Now that I’m back in my kitchen, one of the first tasks was to revive my sourdough starter. It is long suffering, resigned to its fate in the refrigerator while I go galavanting around. Luckily, it is also forgiving. After a day of TLC, feeding it bits of flour and water, it was back, bubbly once more. In my perambulations, I managed to buy new shower caps – ideal for bread rising and easily cleaned. They are also prettier than the cheap clear plastic ones.
March also started the days of fasting here in Greece. It began with Clean Monday when lagana bread is eaten – a flat bread studded with sesame seeds.
We had our first picnic of the year in the garden, a simple tray of lagana with the traditional taramasalata and a contrasting fermented cabbage & carrot salad.
And speaking of pickles, since we just finished last year’s pickled artichokes, I’m heartened to see the new growth on our artichoke plants. They were a great success, so I’ll be doing that again – once those globes start growing.
One weekend, we went to Laconia – Mystra and Sparta – and came back with lovely local olive oil. I love the photograph on the oil tin of the Menelaion, an ancient sanctuary dedicated to Menelaus and Helen. It lies to the east of Sparta on a ridge top where you get perfect views of the Tayegetos mountain range. Just like the photo, the mountains were snow covered when we were there.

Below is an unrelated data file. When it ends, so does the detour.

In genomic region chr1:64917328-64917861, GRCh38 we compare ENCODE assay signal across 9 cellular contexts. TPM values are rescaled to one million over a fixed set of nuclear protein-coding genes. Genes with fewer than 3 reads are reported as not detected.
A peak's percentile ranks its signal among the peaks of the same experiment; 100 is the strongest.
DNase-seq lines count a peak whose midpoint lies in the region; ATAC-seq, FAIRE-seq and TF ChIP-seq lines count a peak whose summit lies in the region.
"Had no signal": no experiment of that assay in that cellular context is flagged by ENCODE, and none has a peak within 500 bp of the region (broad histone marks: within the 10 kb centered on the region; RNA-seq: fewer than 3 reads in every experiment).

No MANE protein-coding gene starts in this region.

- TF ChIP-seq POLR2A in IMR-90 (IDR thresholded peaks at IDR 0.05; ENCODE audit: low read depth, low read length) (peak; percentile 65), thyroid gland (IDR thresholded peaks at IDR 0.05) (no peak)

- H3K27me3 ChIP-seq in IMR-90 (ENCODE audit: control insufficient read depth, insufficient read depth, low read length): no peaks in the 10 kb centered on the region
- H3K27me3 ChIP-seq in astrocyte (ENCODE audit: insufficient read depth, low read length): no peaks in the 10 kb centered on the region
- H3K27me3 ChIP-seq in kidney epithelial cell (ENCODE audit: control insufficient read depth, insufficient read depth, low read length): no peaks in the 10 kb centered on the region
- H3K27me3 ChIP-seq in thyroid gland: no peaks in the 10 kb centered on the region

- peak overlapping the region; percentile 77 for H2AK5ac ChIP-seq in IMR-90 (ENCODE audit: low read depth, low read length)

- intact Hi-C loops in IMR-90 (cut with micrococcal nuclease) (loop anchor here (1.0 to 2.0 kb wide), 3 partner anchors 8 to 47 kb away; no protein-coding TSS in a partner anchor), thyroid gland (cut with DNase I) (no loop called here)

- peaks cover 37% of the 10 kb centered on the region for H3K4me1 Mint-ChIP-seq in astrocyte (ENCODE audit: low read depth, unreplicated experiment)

On the way back to Athens, we were advised to stop at a local eatery on the old road from Sparta just as you cross into Arcadia. The place does a decent breakfast and (importantly) has a small shop catering to local products. We picked up some sea salt that comes from the tip of the Mani peninsula as well as huge bags of local pastas.
Back in my kitchen, I was determined to try a variation on Sandra’s Sweet Red Pepper Chicken Curry. I had a stash of leftover ajvar (a Balkan red pepper paste) which I substituted for Sandra’s red peppers. It was delicious.
A delicacy of the Month is reserved for March 25. It is a double holiday: the religious observance of the Annunciation to the Virgin Mary and Greek Independence Day. This is the day when all the restaurants serve battered salt cod (bakaliaro) for the traditional lunch. The day inevitably falls within Lent and is one of the few days that an exception to traditional fasting is made. The bakaliaro is always served with a garlic spread/sauce (skordalia). The latter looks innocently like mashed potatoes (which is one of the ingredients), but don’t be deceived! A little goes a very long way. I much prefer a particular variation on this garlic condiment that use ground walnuts instead of mashed potatoes and the garlic is much more subdued. I’ve been told it is from the Pontic Greek culinary repertoire, but I’ve also been told that it is common in other northern Greek areas. The potatoes can also be substituted with parsnips. This latter makes an interesting skordalia, pairing the sweetness of the parsnips with the garlic, but this is obviously a non-Greek variation since parsnips are virtually unknown here.
It feels good getting back into the cooking groove. We just spent two days in Milan (conference – alas no sightseeing, but plenty of dining). I am determined now to perfect risotto Milanese.